Support After Addiction Rehab
Completing addiction rehab is a substantial goal to achieve, and if you’ve made it to that point you should be incredibly proud. It might feel like you are at the end of a long journey when in truth this is just the beginning. Maintaining sobriety and continuing with recovery starts with the decision to try, and in many ways, it never ends. Recovery is truly ongoing work, which is why it’s important to find support after addiction rehab.
The good news is that there are so many options when it comes to finding support, and you can decide which options work best for you. Your aftercare is up to you, and you have the autonomy to choose.
Therapy is unique in that it can be offered in very specialized ways. Some therapists will be able to help with mental health issues. Others may offer couples counselling if that’s what you need. Some counsellors may be more well-versed in anger management. That means that you can pick the type of therapy that works best for you.
You can also choose a therapist that works best for you – there are many different types out there! It’s important to choose a therapist that you will feel comfortable being completely and totally honest with. That trust and honesty in the client-therapist relationship is the foundation of effective therapy.
Art Therapy, Music Therapy, and Reiki or Energy Healing can also be used to help you on your recovery journey after treatment. In fact, you may have engaged in some of these methods during your treatment – but that doesn’t mean you need to stop there. Being open-minded to different types of support can only help you. Holistic methods of expression such as these have been shown to be beneficial for those with addiction struggles.
These methods are something you can practice on your own, with a group, with a practitioner ( such as a Reiki practitioner ) or with a therapist who is certified to do so. That leaves the door wide open for you to explore these supports further in whichever way makes sense for you.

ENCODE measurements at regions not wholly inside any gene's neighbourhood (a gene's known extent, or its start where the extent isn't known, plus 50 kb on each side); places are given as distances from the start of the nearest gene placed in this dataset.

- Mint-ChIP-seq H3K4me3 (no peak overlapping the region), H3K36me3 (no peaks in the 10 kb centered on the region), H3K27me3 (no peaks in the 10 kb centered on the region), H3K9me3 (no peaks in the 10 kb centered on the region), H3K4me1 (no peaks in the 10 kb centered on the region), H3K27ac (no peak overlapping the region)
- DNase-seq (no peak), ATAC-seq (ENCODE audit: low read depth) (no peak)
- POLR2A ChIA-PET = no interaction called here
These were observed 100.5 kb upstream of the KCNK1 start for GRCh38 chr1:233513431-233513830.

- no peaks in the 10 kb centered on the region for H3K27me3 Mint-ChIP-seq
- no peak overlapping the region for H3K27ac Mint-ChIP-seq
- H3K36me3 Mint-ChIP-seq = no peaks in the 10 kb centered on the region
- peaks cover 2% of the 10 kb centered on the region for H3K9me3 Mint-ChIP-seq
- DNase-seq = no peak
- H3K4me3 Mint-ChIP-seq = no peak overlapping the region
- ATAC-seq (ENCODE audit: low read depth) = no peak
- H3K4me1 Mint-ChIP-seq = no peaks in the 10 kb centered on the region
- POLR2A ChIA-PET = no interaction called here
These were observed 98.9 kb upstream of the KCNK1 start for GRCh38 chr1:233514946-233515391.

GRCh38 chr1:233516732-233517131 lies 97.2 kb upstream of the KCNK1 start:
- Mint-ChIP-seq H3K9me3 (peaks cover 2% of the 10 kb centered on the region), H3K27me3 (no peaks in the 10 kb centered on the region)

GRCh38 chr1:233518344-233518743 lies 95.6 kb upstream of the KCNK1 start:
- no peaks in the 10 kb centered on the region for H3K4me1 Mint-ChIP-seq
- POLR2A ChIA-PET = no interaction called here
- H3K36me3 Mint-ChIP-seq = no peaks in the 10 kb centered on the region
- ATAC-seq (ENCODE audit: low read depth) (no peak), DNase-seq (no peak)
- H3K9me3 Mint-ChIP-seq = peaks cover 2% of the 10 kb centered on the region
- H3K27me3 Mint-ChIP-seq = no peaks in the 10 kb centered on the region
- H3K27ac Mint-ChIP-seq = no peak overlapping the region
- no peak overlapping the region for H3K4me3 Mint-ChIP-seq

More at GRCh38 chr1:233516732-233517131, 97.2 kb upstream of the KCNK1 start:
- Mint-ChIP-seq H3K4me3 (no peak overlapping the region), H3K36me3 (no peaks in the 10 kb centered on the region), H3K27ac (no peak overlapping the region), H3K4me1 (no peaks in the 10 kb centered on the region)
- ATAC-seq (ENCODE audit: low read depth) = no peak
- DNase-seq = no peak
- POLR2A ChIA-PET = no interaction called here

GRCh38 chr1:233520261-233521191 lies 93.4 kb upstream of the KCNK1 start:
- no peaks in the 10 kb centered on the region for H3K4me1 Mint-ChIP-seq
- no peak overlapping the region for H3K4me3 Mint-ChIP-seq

You should utilize medical support if you need it. There are mental health conditions that can contribute to substance use disorders, and some of these conditions can be managed in part with medication. This is not a support that you necessarily have to utilize, but you should know it’s there if you need it.
There are other medical interventions that can help you kick cravings. For instance, some alcoholics utilize Antabuse (also known as Disulfiram). Taking Antabuse ensures that if an individual drinks alcohol, they will immediately feel extremely sick and experience hangover-like symptoms. This can be a helpful deterrent for the person to use.
Make an appointment and ask your doctor about medical interventions that can deter your cravings, and see if they have something they can offer you. Options may depend on the substance you have struggled with previously. There may be medications to consider that deal with prolonged withdrawal symptoms, such as anxiety and depression. It never hurts to ask your doctor about this and see what options if any are available that would make sense for you.
12-step group support programs like Alcoholics Anonymous (AA) and Narcotics Anonymous (NA) help thousands of people continue to live healthy, successful, substance-free lives. These 12-step programs are designed around a group of spiritual principles that are intended to help the individual become free of their addiction. These principles must be practiced throughout life. This kind of support offers a sense of community and connectedness. Meetings are held often and typically revolve around a sharing of experiences.
If any aspect of this program deters you, know that it is not the only option. There is another group support program called SMART Recovery, which is quite different from AA. The SMART in SMART Recovery stands for Self-Management and Recovery Training. This approach takes a scientific approach and uses cognitive-behavioural therapy to help a person overcome their addiction, and provides support for those sober and in recovery.
SMART Recovery meetings focus more on bringing you the tools you need throughout your day-to-day life to abstain from using. The focus is always on the now and the future, as opposed to thinking about what has happened in the past. SMART Recovery has helped many individuals propel themselves forward during and after rehab and maintain abstinence.
Being active in your recovery can be as simple as staying home and reading a book. There are plenty of books out there that can support you on your journey. Some are written by professionals with a medical or scientific background, and others by professionals with an education in psychology.
But not every self-help book you read needs to be factual or evidence-based. There are also books that have been written by people who have been through what you are going through. By sharing their experiences in writing, they connect with you in a way that invites you along for the ride. These books can help reduce feelings of isolation by reminding you that you are truly not alone.